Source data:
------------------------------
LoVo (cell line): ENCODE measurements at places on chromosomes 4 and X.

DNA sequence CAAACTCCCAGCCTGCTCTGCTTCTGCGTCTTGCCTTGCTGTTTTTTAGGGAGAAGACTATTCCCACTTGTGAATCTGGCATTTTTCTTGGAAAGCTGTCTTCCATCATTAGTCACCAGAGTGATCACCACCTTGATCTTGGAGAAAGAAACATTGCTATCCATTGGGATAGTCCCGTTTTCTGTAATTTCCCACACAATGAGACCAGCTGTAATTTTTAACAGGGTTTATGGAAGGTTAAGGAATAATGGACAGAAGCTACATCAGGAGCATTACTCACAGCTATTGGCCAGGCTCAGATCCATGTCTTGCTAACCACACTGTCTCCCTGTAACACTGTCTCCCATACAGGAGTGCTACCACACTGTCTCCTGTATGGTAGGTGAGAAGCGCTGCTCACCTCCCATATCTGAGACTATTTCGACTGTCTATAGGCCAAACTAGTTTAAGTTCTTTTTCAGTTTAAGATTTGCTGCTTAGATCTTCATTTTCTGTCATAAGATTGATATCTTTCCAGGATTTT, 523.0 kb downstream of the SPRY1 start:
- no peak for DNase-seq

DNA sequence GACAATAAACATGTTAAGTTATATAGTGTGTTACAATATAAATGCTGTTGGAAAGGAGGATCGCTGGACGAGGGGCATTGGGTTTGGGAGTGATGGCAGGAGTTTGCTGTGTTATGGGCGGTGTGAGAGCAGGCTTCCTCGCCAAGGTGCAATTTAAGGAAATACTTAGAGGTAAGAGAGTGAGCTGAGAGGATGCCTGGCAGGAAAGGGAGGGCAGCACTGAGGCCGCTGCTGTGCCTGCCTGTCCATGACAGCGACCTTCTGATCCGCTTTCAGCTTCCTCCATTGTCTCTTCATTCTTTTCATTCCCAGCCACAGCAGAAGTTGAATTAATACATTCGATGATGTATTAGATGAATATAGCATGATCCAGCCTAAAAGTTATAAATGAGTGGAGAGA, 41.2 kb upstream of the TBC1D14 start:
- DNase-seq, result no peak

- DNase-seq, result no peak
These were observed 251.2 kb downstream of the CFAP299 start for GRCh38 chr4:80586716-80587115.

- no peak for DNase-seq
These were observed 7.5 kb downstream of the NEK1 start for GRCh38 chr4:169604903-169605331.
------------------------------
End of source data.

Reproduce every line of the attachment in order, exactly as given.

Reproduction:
LoVo (cell line): ENCODE measurements at places on chromosomes 4 and X.

DNA sequence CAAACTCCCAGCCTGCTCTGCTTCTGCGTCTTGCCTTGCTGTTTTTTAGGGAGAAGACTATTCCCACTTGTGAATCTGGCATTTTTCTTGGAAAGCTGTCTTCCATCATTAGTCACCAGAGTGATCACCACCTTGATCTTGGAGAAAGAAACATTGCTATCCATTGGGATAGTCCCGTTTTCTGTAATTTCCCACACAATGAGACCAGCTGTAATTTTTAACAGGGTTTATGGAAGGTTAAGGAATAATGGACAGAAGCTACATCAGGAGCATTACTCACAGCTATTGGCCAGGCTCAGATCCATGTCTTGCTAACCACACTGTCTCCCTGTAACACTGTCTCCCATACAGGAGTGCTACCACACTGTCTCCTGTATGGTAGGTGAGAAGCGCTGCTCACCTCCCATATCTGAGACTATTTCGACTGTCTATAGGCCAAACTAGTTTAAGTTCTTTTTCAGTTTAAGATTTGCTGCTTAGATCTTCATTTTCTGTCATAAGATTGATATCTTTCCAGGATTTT, 523.0 kb downstream of the SPRY1 start:
- no peak for DNase-seq

DNA sequence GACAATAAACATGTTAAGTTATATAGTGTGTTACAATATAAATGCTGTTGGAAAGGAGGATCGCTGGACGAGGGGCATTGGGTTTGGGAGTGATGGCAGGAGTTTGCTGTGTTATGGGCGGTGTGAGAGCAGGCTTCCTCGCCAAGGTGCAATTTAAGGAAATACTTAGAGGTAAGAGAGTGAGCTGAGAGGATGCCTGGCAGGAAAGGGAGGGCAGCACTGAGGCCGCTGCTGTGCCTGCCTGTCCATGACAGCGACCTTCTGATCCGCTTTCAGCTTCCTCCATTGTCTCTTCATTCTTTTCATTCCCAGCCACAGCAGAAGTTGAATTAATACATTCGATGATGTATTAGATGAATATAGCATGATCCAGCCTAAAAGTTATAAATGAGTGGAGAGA, 41.2 kb upstream of the TBC1D14 start:
- DNase-seq, result no peak

- DNase-seq, result no peak
These were observed 251.2 kb downstream of the CFAP299 start for GRCh38 chr4:80586716-80587115.

- no peak for DNase-seq
These were observed 7.5 kb downstream of the NEK1 start for GRCh38 chr4:169604903-169605331.